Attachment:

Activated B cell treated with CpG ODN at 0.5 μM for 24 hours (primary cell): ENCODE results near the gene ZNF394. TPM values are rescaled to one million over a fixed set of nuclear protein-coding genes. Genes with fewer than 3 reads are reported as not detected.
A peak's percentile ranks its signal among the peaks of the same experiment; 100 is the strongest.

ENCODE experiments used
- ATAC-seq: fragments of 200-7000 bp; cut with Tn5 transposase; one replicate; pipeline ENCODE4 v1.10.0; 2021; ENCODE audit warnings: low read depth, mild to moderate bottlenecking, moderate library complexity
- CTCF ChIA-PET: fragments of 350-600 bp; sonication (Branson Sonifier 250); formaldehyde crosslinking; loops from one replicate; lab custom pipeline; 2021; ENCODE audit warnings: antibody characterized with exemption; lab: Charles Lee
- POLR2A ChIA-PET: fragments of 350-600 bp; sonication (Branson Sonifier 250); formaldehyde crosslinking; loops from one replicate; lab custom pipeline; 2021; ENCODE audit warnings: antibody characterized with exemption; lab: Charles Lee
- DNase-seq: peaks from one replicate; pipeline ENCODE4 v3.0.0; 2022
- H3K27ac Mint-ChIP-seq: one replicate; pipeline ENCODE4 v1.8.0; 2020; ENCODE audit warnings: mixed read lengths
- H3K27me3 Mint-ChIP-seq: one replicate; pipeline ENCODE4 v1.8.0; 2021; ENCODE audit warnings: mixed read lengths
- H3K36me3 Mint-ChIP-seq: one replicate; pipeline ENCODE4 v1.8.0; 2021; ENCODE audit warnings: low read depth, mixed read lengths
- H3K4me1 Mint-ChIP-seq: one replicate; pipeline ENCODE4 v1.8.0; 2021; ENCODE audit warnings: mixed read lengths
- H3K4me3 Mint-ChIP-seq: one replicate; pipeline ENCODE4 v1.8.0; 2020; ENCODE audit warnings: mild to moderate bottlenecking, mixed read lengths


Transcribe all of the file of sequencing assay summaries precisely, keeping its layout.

Activated B cell treated with CpG ODN at 0.5 μM for 24 hours (primary cell): ENCODE results near the gene ZNF394. TPM values are rescaled to one million over a fixed set of nuclear protein-coding genes. Genes with fewer than 3 reads are reported as not detected.
A peak's percentile ranks its signal among the peaks of the same experiment; 100 is the strongest.

ENCODE experiments used
- ATAC-seq: fragments of 200-7000 bp; cut with Tn5 transposase; one replicate; pipeline ENCODE4 v1.10.0; 2021; ENCODE audit warnings: low read depth, mild to moderate bottlenecking, moderate library complexity
- CTCF ChIA-PET: fragments of 350-600 bp; sonication (Branson Sonifier 250); formaldehyde crosslinking; loops from one replicate; lab custom pipeline; 2021; ENCODE audit warnings: antibody characterized with exemption; lab: Charles Lee
- POLR2A ChIA-PET: fragments of 350-600 bp; sonication (Branson Sonifier 250); formaldehyde crosslinking; loops from one replicate; lab custom pipeline; 2021; ENCODE audit warnings: antibody characterized with exemption; lab: Charles Lee
- DNase-seq: peaks from one replicate; pipeline ENCODE4 v3.0.0; 2022
- H3K27ac Mint-ChIP-seq: one replicate; pipeline ENCODE4 v1.8.0; 2020; ENCODE audit warnings: mixed read lengths
- H3K27me3 Mint-ChIP-seq: one replicate; pipeline ENCODE4 v1.8.0; 2021; ENCODE audit warnings: mixed read lengths
- H3K36me3 Mint-ChIP-seq: one replicate; pipeline ENCODE4 v1.8.0; 2021; ENCODE audit warnings: low read depth, mixed read lengths
- H3K4me1 Mint-ChIP-seq: one replicate; pipeline ENCODE4 v1.8.0; 2021; ENCODE audit warnings: mixed read lengths
- H3K4me3 Mint-ChIP-seq: one replicate; pipeline ENCODE4 v1.8.0; 2020; ENCODE audit warnings: mild to moderate bottlenecking, mixed read lengths